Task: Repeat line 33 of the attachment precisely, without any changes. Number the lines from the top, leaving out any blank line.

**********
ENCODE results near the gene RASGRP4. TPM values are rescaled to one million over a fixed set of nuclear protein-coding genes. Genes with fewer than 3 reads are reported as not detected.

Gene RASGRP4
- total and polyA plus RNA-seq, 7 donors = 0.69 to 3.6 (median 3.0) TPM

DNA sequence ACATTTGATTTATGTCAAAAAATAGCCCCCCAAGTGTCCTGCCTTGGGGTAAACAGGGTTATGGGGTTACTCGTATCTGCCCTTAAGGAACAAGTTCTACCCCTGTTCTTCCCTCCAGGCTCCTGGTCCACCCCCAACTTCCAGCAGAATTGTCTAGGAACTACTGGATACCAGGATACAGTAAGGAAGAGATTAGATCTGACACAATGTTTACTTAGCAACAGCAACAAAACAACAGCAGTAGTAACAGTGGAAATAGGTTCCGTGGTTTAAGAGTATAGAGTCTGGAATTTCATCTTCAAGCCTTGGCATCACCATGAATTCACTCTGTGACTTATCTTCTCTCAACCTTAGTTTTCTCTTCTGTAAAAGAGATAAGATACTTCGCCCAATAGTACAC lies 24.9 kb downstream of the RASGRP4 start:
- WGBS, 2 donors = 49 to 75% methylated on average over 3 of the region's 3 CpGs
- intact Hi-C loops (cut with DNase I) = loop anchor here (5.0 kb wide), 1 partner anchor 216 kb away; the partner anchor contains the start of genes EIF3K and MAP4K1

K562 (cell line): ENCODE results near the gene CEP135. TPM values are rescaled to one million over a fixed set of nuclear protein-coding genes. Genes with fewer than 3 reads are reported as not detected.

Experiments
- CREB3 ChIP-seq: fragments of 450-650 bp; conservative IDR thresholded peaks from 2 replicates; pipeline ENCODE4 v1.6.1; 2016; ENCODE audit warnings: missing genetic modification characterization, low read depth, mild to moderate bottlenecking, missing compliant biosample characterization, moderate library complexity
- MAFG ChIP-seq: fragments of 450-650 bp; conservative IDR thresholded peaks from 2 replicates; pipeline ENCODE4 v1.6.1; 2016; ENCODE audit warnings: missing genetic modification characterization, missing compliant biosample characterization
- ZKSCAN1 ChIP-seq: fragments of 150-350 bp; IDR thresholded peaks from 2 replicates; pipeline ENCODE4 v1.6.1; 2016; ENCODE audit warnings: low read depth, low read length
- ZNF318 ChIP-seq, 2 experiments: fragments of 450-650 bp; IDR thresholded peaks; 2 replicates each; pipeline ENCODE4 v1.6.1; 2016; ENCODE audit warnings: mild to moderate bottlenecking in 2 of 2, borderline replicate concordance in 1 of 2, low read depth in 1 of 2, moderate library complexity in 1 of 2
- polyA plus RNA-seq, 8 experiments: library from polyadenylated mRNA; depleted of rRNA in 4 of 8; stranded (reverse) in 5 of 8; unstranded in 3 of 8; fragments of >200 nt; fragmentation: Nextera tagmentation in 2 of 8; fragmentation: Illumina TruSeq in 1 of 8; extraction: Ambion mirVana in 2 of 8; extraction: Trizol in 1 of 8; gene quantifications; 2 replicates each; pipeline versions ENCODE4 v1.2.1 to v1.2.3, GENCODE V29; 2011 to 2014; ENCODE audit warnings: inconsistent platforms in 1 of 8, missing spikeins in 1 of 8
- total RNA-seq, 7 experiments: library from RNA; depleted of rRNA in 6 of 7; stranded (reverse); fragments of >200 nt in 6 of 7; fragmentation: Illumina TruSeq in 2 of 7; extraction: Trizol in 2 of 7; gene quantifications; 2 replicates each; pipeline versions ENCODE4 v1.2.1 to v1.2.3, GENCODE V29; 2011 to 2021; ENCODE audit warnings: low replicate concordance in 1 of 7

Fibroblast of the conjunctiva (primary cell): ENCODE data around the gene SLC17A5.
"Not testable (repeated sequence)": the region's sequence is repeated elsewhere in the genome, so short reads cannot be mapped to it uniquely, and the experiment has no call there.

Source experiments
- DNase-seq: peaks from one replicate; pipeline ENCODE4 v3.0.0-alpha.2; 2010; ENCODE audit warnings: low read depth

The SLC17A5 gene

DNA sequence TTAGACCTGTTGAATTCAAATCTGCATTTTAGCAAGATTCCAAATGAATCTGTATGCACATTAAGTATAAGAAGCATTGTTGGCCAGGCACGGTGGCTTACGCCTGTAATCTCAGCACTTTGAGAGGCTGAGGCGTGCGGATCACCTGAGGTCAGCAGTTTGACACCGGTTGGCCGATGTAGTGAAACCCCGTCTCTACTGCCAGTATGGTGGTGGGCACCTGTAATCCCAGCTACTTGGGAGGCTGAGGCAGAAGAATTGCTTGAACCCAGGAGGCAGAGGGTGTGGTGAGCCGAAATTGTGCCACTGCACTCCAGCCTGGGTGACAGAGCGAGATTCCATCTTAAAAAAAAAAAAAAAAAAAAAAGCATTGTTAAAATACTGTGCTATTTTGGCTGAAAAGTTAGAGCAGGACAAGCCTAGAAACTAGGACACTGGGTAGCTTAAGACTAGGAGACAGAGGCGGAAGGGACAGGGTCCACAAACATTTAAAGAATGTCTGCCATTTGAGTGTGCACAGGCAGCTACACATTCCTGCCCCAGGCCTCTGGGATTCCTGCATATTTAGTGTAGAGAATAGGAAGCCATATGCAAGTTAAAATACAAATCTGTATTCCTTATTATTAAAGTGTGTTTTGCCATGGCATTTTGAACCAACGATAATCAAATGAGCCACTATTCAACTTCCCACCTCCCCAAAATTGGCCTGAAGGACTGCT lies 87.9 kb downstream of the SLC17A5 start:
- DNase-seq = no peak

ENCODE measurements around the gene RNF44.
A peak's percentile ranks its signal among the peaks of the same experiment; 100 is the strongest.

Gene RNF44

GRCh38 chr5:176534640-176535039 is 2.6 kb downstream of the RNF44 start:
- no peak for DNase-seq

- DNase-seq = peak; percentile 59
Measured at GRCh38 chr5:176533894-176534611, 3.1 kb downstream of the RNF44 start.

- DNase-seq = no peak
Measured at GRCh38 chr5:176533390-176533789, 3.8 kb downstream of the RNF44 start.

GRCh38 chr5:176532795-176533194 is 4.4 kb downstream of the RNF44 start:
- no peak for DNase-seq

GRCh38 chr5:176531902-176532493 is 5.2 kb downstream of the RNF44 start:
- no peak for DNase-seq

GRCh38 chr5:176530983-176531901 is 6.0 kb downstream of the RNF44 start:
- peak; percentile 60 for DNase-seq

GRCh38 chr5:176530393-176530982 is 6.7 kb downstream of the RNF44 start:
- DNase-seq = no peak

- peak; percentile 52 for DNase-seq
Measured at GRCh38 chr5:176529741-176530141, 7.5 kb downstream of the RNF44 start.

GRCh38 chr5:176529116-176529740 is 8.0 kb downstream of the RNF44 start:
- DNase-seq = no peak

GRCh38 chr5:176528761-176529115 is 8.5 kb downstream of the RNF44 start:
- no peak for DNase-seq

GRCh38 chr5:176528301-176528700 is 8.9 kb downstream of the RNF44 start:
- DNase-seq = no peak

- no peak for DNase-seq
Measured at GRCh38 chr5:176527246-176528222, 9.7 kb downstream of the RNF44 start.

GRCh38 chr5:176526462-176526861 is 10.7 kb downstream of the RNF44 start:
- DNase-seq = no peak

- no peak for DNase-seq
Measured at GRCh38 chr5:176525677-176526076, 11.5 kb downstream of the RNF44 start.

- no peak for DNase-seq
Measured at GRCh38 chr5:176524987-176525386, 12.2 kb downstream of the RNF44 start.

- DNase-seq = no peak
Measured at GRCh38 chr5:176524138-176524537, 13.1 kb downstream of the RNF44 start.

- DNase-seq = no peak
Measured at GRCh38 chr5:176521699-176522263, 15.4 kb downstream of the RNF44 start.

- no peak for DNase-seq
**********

GRCh38 chr5:176531902-176532493 is 5.2 kb downstream of the RNF44 start: